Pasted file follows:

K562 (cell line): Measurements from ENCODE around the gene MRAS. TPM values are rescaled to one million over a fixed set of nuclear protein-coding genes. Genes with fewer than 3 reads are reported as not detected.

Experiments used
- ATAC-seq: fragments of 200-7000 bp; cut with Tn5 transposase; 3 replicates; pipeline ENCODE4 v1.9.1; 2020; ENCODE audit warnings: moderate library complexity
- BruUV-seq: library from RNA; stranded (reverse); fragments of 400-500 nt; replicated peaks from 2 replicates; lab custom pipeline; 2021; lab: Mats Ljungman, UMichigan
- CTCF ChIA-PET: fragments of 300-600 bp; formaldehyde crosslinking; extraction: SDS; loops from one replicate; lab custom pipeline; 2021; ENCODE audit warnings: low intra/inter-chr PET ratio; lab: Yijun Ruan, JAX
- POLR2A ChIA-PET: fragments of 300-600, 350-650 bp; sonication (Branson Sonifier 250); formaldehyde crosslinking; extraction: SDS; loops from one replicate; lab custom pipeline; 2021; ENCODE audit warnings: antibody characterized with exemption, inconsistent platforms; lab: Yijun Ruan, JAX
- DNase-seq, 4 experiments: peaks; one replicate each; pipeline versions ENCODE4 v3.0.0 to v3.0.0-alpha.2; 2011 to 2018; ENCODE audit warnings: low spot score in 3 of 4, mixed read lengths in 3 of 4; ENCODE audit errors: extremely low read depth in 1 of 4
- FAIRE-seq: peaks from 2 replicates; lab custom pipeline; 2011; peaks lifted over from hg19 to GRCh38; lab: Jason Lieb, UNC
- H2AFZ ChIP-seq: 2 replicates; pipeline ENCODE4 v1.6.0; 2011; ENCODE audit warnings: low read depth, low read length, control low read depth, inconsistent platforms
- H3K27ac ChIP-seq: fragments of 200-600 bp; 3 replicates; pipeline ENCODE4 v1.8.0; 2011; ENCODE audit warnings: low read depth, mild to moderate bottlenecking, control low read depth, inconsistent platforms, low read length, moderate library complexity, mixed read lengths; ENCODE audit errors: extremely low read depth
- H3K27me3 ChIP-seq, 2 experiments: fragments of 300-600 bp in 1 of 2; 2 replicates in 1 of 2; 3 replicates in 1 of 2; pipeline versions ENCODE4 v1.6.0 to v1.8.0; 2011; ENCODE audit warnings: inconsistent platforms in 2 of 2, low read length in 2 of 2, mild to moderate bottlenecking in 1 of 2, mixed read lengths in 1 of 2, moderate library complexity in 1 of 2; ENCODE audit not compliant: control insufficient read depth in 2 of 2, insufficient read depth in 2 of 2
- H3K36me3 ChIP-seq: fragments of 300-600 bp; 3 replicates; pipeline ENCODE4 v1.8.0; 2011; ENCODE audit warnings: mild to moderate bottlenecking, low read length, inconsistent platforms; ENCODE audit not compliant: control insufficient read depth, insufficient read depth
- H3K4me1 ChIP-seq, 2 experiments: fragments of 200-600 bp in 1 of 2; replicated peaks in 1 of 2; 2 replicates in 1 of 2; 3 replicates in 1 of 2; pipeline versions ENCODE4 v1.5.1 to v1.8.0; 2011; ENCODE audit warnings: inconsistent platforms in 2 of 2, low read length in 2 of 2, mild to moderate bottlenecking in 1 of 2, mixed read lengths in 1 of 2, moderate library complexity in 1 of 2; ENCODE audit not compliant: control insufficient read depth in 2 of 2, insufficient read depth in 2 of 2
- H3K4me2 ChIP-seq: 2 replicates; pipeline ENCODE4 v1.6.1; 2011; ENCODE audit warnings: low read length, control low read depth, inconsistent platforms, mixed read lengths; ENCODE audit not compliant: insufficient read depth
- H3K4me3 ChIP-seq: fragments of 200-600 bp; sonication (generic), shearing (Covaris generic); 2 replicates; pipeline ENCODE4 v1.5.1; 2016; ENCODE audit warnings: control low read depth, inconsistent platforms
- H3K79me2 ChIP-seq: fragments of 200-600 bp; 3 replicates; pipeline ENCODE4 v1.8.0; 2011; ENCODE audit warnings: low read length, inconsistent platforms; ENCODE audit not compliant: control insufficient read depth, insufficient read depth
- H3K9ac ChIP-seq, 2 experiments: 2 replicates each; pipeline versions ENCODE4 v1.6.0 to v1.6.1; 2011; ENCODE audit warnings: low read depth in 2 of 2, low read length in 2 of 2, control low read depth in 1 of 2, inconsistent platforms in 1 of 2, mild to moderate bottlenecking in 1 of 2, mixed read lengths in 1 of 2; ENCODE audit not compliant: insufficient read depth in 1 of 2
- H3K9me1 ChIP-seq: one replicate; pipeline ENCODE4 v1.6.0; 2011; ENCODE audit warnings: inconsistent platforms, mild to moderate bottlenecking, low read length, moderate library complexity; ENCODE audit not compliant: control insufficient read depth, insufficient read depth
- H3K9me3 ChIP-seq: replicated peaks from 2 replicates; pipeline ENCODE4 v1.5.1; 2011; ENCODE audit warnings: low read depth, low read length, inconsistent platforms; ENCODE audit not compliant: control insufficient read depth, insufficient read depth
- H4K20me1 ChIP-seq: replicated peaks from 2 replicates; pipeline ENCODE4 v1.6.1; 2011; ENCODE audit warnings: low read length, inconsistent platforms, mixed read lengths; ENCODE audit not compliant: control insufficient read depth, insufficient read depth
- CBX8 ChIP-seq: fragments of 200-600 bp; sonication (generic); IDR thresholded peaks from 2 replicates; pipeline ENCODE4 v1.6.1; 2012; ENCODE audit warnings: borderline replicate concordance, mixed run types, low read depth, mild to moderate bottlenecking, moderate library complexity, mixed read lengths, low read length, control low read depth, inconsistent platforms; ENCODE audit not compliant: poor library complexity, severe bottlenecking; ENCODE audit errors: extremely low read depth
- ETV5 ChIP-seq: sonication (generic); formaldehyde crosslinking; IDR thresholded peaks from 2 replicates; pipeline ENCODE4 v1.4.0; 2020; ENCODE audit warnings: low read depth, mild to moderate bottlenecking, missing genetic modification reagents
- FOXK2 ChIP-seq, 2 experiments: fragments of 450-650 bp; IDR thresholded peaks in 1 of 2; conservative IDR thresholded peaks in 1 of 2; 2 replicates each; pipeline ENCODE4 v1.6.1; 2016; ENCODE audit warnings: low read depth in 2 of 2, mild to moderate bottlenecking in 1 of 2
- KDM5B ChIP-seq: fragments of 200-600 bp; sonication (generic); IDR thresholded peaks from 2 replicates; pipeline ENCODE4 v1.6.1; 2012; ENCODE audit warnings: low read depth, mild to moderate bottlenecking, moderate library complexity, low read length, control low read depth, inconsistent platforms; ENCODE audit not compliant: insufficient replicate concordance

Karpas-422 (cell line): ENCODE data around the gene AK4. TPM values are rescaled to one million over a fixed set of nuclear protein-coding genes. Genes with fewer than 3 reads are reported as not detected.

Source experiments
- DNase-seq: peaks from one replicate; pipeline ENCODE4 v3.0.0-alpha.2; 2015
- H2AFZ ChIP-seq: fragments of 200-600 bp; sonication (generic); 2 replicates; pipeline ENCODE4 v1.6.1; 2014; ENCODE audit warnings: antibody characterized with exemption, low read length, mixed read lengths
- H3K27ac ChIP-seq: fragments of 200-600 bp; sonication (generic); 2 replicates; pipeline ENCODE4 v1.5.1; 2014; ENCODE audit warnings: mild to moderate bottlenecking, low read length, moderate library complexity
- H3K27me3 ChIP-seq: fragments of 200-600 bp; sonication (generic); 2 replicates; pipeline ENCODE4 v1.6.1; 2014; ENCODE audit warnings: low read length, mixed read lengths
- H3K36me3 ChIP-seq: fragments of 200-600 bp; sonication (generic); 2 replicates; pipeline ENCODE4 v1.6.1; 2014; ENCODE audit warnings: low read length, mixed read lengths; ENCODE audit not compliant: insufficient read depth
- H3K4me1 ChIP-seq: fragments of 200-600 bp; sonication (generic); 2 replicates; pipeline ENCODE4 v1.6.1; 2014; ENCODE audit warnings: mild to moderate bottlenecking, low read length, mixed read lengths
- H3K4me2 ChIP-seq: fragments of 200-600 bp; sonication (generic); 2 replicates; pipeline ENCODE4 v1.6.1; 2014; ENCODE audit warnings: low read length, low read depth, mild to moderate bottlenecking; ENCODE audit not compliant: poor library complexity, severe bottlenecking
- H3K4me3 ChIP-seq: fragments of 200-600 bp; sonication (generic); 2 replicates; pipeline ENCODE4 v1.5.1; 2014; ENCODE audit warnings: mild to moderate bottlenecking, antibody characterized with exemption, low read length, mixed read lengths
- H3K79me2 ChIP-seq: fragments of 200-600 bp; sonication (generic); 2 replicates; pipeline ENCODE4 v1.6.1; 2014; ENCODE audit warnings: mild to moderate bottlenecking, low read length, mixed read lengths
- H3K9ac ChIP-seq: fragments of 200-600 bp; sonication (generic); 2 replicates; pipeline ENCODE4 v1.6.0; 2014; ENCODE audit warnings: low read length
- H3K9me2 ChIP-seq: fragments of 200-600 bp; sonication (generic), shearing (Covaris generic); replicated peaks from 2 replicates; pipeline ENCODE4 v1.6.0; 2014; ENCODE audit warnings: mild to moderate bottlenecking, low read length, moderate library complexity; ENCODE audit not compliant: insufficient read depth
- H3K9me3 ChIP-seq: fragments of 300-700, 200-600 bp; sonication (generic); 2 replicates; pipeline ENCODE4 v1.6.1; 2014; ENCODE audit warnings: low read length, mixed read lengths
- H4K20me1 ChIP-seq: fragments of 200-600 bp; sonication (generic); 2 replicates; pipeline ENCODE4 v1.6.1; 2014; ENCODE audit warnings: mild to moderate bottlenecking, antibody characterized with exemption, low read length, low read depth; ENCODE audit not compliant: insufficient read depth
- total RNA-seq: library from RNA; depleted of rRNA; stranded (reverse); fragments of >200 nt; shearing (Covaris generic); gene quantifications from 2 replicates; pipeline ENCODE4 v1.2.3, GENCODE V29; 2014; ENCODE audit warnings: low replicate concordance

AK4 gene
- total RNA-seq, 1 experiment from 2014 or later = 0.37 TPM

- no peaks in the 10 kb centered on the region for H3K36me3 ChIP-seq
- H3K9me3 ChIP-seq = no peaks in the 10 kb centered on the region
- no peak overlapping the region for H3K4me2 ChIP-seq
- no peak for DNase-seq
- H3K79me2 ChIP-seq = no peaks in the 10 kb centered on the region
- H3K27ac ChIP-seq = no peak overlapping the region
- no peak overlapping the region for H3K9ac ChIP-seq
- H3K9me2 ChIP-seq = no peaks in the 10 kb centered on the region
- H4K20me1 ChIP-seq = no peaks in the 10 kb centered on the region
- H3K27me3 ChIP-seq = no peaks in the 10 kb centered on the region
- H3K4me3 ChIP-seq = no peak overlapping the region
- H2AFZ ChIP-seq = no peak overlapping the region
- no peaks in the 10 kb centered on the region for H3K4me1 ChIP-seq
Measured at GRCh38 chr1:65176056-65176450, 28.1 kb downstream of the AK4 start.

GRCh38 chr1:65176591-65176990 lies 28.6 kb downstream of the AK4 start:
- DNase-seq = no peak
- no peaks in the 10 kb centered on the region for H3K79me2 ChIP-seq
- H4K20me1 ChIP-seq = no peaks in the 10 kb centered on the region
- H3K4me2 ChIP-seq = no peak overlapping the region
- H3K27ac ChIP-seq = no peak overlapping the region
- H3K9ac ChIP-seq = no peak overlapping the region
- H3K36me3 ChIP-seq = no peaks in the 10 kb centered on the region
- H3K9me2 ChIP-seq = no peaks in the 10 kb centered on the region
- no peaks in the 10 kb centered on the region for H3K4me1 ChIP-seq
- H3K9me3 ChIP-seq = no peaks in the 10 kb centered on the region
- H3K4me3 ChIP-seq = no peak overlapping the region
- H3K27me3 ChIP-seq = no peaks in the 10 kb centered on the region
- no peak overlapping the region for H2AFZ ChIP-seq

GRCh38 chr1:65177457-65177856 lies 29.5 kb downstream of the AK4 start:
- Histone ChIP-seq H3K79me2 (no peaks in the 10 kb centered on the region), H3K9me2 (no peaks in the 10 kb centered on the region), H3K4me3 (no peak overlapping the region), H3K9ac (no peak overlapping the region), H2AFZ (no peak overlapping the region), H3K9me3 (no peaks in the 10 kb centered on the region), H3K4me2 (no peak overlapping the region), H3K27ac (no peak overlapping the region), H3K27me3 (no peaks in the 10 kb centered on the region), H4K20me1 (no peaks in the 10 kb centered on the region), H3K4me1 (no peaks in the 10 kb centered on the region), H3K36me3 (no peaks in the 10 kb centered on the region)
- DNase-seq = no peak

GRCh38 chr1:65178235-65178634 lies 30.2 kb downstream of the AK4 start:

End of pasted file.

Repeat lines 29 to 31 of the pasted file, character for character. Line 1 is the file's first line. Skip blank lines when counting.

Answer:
- H3K27ac ChIP-seq: fragments of 200-600 bp; sonication (generic); 2 replicates; pipeline ENCODE4 v1.5.1; 2014; ENCODE audit warnings: mild to moderate bottlenecking, low read length, moderate library complexity
- H3K27me3 ChIP-seq: fragments of 200-600 bp; sonication (generic); 2 replicates; pipeline ENCODE4 v1.6.1; 2014; ENCODE audit warnings: low read length, mixed read lengths
- H3K36me3 ChIP-seq: fragments of 200-600 bp; sonication (generic); 2 replicates; pipeline ENCODE4 v1.6.1; 2014; ENCODE audit warnings: low read length, mixed read lengths; ENCODE audit not compliant: insufficient read depth